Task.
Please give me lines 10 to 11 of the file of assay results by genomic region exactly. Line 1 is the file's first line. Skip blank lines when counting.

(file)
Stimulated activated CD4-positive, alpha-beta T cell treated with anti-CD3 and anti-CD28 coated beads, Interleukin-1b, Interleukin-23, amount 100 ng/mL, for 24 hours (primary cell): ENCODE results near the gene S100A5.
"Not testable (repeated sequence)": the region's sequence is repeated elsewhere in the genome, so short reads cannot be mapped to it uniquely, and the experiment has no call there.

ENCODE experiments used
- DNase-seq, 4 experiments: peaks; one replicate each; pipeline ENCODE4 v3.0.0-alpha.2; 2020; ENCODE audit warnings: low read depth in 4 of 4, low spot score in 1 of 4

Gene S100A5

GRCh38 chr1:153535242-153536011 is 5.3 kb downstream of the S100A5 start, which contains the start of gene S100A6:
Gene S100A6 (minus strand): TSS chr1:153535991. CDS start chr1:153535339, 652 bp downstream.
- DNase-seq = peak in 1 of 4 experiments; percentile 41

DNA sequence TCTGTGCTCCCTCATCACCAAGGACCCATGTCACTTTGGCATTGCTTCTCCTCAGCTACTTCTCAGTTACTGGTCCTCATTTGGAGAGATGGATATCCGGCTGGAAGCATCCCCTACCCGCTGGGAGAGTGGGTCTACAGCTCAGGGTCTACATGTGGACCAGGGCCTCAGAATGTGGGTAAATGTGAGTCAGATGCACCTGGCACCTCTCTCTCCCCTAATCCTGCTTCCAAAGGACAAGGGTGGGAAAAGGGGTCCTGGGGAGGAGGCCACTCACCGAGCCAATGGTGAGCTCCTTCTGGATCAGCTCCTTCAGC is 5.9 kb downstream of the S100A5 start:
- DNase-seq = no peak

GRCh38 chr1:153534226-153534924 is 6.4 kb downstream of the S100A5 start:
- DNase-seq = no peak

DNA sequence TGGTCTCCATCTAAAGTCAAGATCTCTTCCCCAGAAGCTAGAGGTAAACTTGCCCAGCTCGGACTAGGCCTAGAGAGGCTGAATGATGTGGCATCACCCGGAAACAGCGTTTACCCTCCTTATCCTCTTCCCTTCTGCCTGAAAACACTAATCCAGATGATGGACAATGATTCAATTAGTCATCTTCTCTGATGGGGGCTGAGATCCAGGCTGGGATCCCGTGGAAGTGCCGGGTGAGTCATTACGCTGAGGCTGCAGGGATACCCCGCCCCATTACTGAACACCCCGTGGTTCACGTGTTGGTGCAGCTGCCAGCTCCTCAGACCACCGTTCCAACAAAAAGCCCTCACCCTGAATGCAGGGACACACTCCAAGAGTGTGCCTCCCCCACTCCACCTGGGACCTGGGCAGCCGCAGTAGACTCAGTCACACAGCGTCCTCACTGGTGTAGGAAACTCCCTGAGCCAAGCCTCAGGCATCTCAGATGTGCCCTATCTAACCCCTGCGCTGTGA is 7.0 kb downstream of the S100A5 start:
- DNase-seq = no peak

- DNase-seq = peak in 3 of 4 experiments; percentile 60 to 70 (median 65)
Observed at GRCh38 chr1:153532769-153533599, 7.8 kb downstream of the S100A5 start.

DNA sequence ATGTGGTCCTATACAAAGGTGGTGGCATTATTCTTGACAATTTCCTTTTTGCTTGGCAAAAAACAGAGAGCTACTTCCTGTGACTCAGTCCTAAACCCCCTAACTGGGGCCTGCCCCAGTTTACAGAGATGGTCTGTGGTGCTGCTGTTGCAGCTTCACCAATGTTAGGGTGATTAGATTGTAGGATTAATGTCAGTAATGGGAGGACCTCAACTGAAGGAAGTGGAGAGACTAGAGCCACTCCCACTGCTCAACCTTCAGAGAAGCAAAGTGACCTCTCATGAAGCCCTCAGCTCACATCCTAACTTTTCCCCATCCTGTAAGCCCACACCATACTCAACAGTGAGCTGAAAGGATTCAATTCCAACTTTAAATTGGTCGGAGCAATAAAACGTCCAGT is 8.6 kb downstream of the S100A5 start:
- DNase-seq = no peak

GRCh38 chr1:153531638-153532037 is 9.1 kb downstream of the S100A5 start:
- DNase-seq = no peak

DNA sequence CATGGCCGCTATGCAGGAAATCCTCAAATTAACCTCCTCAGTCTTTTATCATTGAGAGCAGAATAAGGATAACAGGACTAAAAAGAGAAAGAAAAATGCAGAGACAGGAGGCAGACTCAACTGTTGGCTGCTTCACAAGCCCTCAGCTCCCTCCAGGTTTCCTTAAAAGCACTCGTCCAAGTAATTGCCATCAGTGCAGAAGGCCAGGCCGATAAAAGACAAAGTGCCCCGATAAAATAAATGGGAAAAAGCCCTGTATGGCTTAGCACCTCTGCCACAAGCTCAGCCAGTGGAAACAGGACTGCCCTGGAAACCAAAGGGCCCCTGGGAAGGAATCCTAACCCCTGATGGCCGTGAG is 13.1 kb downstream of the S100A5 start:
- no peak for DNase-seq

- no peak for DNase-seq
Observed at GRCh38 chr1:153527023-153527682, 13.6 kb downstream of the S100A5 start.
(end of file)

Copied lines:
- DNase-seq = no peak

GRCh38 chr1:153534226-153534924 is 6.4 kb downstream of the S100A5 start: